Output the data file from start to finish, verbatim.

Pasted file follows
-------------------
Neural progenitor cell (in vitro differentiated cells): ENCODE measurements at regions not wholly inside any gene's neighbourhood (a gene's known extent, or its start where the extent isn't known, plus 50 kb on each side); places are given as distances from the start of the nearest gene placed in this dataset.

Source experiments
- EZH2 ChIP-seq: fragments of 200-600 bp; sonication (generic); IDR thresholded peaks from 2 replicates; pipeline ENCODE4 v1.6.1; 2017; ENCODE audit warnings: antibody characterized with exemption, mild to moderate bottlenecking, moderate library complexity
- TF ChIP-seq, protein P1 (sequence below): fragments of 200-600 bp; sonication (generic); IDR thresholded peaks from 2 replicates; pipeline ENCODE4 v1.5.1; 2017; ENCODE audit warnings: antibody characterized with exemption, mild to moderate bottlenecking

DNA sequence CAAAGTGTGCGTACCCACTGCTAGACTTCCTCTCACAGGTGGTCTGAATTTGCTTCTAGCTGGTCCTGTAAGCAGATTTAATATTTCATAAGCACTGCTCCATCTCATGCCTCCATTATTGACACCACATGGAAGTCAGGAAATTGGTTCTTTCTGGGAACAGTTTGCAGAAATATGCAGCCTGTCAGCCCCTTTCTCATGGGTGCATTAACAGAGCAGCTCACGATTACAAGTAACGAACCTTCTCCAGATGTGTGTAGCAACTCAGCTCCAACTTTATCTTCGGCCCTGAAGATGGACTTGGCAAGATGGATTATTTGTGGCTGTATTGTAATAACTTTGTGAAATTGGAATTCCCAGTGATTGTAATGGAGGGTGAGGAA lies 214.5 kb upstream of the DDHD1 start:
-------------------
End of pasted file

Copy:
Neural progenitor cell (in vitro differentiated cells): ENCODE measurements at regions not wholly inside any gene's neighbourhood (a gene's known extent, or its start where the extent isn't known, plus 50 kb on each side); places are given as distances from the start of the nearest gene placed in this dataset.

Source experiments
- EZH2 ChIP-seq: fragments of 200-600 bp; sonication (generic); IDR thresholded peaks from 2 replicates; pipeline ENCODE4 v1.6.1; 2017; ENCODE audit warnings: antibody characterized with exemption, mild to moderate bottlenecking, moderate library complexity
- TF ChIP-seq, protein P1 (sequence below): fragments of 200-600 bp; sonication (generic); IDR thresholded peaks from 2 replicates; pipeline ENCODE4 v1.5.1; 2017; ENCODE audit warnings: antibody characterized with exemption, mild to moderate bottlenecking

DNA sequence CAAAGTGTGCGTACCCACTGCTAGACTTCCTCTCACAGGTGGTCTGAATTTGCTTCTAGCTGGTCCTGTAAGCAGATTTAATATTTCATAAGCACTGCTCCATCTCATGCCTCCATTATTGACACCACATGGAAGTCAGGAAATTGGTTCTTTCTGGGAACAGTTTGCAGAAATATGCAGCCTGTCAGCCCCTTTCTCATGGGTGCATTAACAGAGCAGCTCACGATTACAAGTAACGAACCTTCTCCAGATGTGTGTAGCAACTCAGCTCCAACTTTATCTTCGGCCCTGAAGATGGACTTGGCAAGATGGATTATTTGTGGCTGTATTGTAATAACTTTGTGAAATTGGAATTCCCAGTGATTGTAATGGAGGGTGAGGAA lies 214.5 kb upstream of the DDHD1 start: